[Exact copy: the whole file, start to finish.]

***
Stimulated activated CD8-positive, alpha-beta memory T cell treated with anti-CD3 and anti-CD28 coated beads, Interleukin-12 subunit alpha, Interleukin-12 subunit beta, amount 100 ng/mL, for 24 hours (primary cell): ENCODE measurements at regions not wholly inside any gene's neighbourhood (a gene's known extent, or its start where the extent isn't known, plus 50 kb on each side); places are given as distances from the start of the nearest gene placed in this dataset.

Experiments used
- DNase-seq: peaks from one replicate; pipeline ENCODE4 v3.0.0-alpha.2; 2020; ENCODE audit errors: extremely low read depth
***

Stimulated activated CD8-positive, alpha-beta memory T cell treated with anti-CD3 and anti-CD28 coated beads, Interleukin-12 subunit alpha, Interleukin-12 subunit beta, amount 100 ng/mL, for 24 hours (primary cell): ENCODE measurements at regions not wholly inside any gene's neighbourhood (a gene's known extent, or its start where the extent isn't known, plus 50 kb on each side); places are given as distances from the start of the nearest gene placed in this dataset.

Experiments used
- DNase-seq: peaks from one replicate; pipeline ENCODE4 v3.0.0-alpha.2; 2020; ENCODE audit errors: extremely low read depth